Healing old wounds

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NICK, MY HOME HEALTHCARE patient, suffered from poorly controlled diabetes and heart failure. At 73, he sported a full head of white hair and a scraggly beard. He was periodically dependent on supplemental oxygen. My role was to monitor his cardiac status and medication adherence and provide wound care to the open lesions on his edematous lower extremities. Several home visits were needed before Nick could correctly monitor his blood glucose levels and follow his medication and dietary regimens.
Nick, a former venture capitalist who'd lost most of his money in failed business deals, now spent much of his time alone in his one-bedroom apartment. He hadn't seen his adult daughter or grandchildren for years after his divorce and rarely contacted them. Always friendly and joking, he seldom shared his feelings or initiated serious conversation.
So, I was surprised one day when he said, “My daughter's in town for a month and plans to visit. Molly says she has important questions to ask me.” He shrugged. “She's 45 and needs to get on with her life.”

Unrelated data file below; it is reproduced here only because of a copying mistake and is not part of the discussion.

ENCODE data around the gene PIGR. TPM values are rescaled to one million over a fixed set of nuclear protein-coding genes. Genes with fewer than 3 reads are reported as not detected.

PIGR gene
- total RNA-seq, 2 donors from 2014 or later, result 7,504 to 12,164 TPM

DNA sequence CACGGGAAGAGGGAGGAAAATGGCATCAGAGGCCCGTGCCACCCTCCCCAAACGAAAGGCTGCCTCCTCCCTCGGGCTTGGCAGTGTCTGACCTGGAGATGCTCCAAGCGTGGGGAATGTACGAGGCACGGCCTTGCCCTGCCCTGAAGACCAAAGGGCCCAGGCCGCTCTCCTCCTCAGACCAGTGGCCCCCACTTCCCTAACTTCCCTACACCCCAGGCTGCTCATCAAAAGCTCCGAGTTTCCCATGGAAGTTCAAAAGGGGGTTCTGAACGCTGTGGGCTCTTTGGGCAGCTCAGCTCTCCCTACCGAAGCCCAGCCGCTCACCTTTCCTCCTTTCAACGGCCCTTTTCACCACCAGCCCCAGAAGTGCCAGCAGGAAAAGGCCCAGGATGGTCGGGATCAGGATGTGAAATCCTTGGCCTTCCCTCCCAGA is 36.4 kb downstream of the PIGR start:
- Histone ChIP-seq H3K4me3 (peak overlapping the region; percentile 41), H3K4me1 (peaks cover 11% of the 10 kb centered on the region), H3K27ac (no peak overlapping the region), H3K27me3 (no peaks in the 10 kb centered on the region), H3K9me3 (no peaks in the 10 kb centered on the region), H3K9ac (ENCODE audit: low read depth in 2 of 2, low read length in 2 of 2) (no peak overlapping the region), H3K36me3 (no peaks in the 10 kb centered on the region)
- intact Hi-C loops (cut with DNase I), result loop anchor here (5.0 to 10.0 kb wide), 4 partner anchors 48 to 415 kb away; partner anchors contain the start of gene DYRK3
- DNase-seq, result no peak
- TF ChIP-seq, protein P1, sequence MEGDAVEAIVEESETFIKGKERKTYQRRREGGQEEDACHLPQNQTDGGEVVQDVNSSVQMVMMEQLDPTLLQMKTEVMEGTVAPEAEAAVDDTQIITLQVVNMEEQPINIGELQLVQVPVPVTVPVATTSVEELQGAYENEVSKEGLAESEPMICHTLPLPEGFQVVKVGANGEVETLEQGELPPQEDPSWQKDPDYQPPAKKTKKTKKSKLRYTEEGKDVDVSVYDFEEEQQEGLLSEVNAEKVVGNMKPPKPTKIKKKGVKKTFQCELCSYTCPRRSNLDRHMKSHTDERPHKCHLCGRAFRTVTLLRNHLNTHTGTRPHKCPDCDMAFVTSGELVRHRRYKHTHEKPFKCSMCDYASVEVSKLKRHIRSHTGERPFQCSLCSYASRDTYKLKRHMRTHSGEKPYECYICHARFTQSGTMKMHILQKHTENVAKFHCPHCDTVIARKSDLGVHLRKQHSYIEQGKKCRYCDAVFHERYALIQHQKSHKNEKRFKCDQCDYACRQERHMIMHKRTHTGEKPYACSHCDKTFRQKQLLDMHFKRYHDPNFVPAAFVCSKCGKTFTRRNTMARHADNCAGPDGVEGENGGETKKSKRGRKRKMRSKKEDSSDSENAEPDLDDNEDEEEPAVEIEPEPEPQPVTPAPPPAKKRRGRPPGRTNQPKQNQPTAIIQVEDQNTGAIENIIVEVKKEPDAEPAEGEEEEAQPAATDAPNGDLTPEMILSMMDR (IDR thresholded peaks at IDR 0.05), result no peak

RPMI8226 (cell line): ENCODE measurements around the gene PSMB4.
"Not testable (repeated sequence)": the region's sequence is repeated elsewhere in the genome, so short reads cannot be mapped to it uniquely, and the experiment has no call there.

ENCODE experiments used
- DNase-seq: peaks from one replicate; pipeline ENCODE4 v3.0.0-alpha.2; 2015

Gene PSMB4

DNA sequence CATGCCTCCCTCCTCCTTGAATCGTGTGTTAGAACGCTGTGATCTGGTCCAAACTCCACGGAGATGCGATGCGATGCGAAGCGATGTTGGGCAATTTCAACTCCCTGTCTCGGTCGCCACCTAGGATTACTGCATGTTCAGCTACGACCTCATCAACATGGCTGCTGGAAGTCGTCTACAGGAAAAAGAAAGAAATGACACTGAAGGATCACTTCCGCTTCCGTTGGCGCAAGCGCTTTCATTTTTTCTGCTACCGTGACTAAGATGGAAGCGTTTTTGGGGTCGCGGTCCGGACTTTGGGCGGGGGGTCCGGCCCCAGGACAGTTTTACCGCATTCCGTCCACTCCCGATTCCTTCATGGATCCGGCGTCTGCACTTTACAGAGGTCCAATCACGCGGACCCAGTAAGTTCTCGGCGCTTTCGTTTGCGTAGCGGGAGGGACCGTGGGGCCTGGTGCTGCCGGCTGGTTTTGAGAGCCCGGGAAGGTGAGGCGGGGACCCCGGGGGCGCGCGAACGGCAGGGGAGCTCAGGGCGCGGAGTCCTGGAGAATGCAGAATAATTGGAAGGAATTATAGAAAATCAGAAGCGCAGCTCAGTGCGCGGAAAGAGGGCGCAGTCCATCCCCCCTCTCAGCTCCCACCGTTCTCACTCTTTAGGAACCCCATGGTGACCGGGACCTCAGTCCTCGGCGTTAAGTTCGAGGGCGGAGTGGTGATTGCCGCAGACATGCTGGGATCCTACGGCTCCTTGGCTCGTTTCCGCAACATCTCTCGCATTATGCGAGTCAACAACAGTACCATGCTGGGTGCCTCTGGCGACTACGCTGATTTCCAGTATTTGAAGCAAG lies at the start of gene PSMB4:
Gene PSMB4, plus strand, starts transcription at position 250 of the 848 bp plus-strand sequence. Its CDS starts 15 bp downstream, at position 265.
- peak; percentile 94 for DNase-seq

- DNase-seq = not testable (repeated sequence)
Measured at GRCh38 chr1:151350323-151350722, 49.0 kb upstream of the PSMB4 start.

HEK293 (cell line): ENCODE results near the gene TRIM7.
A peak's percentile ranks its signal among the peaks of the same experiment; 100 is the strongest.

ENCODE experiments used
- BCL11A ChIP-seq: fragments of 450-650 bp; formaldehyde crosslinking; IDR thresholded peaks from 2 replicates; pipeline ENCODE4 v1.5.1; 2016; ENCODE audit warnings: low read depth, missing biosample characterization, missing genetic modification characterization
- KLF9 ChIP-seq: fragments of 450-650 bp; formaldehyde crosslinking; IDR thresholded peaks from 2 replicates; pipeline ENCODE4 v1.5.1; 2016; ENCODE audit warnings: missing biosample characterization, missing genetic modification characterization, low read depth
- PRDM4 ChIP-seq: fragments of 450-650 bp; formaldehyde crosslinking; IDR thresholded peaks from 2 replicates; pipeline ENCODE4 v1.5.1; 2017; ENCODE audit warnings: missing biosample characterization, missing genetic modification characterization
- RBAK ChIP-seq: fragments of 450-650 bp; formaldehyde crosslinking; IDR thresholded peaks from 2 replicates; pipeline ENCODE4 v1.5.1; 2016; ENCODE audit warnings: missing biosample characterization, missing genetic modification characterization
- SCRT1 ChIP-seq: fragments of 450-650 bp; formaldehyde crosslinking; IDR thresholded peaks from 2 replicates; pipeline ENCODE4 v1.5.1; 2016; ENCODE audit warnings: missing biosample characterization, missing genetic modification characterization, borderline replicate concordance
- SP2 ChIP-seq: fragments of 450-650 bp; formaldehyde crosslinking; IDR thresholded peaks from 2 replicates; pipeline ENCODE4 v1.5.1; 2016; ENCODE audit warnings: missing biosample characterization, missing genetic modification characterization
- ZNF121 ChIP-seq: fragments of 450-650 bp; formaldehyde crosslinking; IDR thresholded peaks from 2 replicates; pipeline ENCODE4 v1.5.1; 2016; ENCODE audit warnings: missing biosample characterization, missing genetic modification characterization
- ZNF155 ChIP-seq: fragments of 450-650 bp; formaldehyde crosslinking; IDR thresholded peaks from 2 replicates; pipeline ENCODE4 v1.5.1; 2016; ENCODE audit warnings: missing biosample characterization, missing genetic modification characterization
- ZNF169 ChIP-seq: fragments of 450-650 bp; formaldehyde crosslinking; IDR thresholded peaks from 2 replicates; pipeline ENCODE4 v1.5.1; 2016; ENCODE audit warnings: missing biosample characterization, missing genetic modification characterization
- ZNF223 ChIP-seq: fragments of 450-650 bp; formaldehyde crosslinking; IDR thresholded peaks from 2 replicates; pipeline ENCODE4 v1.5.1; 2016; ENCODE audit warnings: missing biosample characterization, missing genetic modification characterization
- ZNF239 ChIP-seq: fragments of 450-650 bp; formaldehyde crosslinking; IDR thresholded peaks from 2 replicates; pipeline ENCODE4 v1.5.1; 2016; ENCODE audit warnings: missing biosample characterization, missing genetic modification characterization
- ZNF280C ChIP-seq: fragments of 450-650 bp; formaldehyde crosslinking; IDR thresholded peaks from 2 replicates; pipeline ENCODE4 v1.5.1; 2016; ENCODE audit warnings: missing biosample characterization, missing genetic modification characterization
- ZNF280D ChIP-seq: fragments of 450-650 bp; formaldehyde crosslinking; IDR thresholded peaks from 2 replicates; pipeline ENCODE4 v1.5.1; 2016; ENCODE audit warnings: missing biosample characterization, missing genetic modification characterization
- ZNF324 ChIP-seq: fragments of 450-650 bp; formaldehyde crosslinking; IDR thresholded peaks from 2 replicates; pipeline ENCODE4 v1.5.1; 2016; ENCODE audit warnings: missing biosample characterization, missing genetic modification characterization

I looked up. “Sounds serious. Any idea what she wants to find out?”
He sighed, “Old family stuff, what she calls family secrets. I have nothing to say. Let bygones be bygones.”
“Maybe Jennifer, the social worker, can help you sort through your feelings,” I offered.
He cleared his throat, “Nope. There's nothing a social worker can do.”
“Anything you want to tell me about?” I asked.
He swallowed hard, “Maybe tomorrow we can talk, see what you think. To be honest, underneath all my jokes, I'm pretty confused.”
“I'll be back tomorrow at 1 p.m.” I said.
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